Still from Swerve.

The “swerve” of the film’s title refers to Roman poet Lucretius’ concept of clinamen, the fundamental nature of chance, or non-determinism, that enables single atoms to change course, setting into motion radical systemwide effects, escaping the homogeneity of matter. The swerve irrupts and determines the present, and is the hope (or fear) of difference, of the new. (The title of the film is not derived from Stephen Greenblatt’s book, titled The Swerve, which shares Swerve’s derivation from Lucretius, but was subsequent to it.)

Making this film has been a strange and wonderful journey for many of us, and I am deeply grateful to everyone who made it a (virtual and actual) reality. So much for history. What, I wonder, will be Swerve‘s futures?



All chapters can be viewed and downloaded from the main swerve site:

This site also contains a “theory wiki” with ties to the film, behind the scenes photos, and a complete cast, crew, and participant list.

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Still from Swerve.

Still from Swerve.



8mm still from Swerve, by Zach Horton

The door, simultaneously barrier and threshold, invites us to approach, awakens our desire to pass through, to enter (or to exit), but bears the power of refusal. The brute inertia of the door, its solidity of both material form and cultural decree, can give pause to even the most tenacious of trespassers.

A room without a door, the most horrific vision Poe could conjure up, appears again and again in his speculative architecture, from “The Pit and the Pendulum” to that improvisatory room in “A Cask of Amontillado.” The most diabolic deed is surely to wall someone in, when no provision is made for a door. Perhaps of his literary brethren, only Kafka would disagree. Worse by far, he might say, is to have too many doors, leading to too many corridors, an overdetermination of possible passages that ensures that you never reach your destination. One always dies between two doors.

Poe, haunted by those doorless rooms, died outside.

Rome- Forum- copper doors- Temple of Romulus- 1700 years old

1700 year old copper doors in the Temple of Romulus, in the Roman Forum. Photograph by Zach Horton.

Most doors are meant to keep others out. As such they are signs (VERBOTEN), but they are also sorting devices (UNLESS…). Do you know the keeper of the house? Do you know the password? Do you know the combination? If so, the door will let you pass, and you will become sorted across that threshold. Rules and sorting. The nineteenth century made much of this mechanism: Maxwell’s demon, on one hand, was a thought experiment that posited a small creature who opened or closed a small door between two chambers whenever a molecule of a certain type approached. With only passive doorkeeping, claimed James Clerk Maxwell, the demon could build up potential energy in the form of difference. This was the opposite of entropy, of homogeneity. Was it therefore possible to cheat death, the universe’s heath death, the eventual state of maximum homogeneity that would leave no energy differential to do any useful work?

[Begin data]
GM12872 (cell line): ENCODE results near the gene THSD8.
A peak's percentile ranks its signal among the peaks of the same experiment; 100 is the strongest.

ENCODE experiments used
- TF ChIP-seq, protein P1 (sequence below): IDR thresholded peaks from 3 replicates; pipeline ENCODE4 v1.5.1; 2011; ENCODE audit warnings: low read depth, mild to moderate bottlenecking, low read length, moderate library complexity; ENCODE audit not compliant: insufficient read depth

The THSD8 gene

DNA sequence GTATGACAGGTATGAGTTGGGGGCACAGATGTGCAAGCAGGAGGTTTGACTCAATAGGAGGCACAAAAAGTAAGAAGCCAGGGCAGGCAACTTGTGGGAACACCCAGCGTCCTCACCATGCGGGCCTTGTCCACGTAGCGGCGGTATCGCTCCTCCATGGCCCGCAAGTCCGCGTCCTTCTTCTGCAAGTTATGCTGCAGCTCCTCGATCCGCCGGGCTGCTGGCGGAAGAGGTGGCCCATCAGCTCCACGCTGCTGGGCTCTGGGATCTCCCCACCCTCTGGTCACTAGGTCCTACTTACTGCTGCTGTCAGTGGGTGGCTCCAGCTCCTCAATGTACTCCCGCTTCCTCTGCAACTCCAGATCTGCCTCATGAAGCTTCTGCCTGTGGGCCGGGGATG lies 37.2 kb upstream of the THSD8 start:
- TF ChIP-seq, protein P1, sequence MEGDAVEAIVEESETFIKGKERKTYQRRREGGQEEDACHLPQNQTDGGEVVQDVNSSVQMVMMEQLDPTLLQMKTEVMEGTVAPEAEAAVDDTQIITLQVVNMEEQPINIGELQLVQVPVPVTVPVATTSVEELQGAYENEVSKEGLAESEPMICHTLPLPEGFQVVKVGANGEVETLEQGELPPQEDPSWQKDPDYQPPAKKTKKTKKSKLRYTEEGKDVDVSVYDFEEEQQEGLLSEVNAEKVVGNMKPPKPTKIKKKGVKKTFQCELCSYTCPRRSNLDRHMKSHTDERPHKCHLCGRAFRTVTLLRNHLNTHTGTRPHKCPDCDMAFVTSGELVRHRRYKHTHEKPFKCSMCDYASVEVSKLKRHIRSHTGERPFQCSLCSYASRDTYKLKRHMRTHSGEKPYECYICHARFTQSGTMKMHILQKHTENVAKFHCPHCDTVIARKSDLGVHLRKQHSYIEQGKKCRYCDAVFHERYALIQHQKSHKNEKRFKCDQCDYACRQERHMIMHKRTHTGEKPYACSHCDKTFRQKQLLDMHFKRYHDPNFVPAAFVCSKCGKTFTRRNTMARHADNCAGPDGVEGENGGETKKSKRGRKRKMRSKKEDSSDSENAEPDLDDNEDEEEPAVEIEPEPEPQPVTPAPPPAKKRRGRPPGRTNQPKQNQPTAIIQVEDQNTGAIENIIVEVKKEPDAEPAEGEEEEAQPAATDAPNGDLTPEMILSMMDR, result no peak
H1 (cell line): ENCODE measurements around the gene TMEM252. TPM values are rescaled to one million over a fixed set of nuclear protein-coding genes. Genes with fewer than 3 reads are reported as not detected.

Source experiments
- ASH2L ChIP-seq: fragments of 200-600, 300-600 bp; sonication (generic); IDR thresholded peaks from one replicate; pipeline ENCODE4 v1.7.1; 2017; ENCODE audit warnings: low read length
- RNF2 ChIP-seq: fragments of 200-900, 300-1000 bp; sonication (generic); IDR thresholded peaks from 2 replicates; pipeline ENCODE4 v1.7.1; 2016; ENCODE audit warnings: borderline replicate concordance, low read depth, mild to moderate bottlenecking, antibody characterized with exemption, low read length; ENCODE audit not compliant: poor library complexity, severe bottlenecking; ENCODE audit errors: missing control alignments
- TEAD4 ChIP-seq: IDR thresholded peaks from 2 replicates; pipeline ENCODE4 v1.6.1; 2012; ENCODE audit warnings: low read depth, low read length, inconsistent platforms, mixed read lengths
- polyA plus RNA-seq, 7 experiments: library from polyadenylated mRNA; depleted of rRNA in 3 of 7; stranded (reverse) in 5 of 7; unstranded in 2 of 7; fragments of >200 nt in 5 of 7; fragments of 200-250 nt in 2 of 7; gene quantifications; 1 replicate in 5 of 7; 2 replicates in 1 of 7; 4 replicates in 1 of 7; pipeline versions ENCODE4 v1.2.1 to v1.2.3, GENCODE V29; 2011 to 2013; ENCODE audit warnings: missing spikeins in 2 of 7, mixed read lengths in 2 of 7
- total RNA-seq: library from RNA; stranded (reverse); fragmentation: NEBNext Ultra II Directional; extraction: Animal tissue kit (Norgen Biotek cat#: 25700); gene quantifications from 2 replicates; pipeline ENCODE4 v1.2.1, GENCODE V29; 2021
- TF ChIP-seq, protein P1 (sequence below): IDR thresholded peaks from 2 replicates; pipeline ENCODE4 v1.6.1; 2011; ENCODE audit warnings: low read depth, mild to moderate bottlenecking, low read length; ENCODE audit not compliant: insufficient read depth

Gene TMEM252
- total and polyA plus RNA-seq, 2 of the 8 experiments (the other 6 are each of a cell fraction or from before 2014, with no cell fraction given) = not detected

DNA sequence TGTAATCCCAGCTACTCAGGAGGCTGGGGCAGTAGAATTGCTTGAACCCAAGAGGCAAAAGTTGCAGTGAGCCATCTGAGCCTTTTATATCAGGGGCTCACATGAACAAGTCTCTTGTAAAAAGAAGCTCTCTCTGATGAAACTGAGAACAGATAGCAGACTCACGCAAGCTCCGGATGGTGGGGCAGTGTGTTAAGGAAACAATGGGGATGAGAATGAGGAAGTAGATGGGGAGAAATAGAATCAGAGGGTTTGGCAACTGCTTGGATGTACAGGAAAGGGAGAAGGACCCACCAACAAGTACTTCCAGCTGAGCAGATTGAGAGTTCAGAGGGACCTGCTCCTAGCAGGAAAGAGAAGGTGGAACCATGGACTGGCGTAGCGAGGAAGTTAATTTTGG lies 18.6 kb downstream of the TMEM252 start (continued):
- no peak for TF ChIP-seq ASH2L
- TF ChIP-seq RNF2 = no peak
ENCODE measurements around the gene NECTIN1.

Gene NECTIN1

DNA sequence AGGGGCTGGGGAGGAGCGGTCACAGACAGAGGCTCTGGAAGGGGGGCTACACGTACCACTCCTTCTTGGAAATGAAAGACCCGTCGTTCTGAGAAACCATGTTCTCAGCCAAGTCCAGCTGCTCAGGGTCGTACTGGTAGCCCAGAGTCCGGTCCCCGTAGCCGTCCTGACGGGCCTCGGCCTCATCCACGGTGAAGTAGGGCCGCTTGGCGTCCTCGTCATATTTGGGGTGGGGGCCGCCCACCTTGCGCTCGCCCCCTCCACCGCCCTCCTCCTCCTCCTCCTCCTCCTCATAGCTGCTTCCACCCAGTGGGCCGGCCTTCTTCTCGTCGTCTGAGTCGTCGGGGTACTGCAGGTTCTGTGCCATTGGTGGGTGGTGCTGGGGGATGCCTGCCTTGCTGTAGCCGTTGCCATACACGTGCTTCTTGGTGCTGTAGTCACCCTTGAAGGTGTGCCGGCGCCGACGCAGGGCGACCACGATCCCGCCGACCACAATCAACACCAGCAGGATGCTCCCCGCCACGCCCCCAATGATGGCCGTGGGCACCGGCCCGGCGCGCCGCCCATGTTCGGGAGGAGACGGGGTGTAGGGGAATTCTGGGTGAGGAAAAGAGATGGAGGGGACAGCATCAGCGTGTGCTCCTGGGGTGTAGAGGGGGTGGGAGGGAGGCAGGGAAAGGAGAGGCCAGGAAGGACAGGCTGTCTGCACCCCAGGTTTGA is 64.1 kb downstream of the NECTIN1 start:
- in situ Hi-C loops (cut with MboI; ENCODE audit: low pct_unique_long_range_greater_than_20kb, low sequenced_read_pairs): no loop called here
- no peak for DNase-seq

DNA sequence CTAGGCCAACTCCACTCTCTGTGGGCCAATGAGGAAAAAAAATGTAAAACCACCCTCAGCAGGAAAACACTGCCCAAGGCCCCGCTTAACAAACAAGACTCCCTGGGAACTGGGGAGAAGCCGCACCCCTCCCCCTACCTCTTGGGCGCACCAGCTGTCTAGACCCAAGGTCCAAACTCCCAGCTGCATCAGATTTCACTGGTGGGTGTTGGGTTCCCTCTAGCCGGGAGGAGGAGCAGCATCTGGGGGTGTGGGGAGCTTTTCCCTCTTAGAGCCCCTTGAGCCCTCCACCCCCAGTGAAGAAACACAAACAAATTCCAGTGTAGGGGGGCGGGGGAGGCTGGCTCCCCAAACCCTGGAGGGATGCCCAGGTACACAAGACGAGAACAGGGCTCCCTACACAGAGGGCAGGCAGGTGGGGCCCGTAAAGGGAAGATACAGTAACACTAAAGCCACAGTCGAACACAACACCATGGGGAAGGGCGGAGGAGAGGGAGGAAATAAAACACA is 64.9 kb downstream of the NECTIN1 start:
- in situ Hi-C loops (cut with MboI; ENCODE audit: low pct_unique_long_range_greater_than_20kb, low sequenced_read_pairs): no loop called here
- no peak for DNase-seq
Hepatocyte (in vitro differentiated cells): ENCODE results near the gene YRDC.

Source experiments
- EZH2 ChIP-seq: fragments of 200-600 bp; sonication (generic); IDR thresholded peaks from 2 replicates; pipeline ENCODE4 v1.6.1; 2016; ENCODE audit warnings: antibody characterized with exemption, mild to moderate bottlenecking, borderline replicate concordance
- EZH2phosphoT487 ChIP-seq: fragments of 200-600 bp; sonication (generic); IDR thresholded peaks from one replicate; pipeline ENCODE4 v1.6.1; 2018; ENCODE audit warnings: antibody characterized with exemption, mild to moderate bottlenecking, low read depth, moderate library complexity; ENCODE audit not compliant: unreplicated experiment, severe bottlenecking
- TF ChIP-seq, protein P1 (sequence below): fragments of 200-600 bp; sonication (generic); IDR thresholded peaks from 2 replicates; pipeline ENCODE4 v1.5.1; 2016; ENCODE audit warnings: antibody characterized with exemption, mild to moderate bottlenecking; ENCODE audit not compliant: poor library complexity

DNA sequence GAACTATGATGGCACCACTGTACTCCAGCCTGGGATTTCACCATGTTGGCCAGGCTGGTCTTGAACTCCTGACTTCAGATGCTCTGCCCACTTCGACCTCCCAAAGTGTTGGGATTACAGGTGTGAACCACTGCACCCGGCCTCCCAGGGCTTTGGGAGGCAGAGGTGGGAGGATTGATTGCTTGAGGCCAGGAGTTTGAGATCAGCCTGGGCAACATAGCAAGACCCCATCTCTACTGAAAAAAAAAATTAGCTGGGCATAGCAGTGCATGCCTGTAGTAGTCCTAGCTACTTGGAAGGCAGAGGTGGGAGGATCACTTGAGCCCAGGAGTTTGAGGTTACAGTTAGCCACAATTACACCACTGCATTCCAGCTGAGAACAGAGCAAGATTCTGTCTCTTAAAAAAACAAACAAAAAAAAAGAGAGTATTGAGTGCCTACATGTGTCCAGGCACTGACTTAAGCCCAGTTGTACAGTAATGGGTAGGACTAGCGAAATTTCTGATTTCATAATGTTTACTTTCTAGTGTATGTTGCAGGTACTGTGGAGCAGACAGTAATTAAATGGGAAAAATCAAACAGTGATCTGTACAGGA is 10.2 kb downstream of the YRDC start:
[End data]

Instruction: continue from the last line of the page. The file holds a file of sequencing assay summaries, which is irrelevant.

Dresden- ELREMA 1959 accounting computer

1959 ELREMA Computer, East German. Photograph by Zach Horton.


The second sorting machine of the nineteenth sentry, invented by Charles Babbage, went further: by representing numbers with mechanical cogs on wheels, those numbers could, through complex sorting—transfer from one mechanism to another—be manipulated in theoretically unlimited ways. The universal, programmable computer had come into being. The threshold it mediated was between the material and the symbolic. The latter could be manipulated in theoretically limitless ways; the challenge then became encoding, or the representation of the material within homologous data structures. Later computer engineers, and particularly Alan Turing, realized that the simpler the logical structure, the more universal the machine, in both representation and manipulation. The universal binary computer was born (with Konrad Zuse), using only two characters to represent any arbitrarily large structure. Best of all, it could be materially instantiated by something far simpler than Babbage’s complex machinery: the any electromagnetic switch, vacuum tube, or transistor. Each of these serves the function of a logic gate. One input, two possible outputs: 0 or 1, on or off, in or out. At the heart of the computer, and everything the computer generates, is a humble door.